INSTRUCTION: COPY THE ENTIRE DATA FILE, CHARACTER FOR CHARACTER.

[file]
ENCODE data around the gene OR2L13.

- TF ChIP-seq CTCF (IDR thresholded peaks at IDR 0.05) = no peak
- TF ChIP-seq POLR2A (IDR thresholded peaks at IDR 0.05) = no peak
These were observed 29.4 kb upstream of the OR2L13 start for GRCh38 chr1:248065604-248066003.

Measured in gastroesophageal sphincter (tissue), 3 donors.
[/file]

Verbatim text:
ENCODE data around the gene OR2L13.

- TF ChIP-seq CTCF (IDR thresholded peaks at IDR 0.05) = no peak
- TF ChIP-seq POLR2A (IDR thresholded peaks at IDR 0.05) = no peak
These were observed 29.4 kb upstream of the OR2L13 start for GRCh38 chr1:248065604-248066003.

Measured in gastroesophageal sphincter (tissue), 3 donors.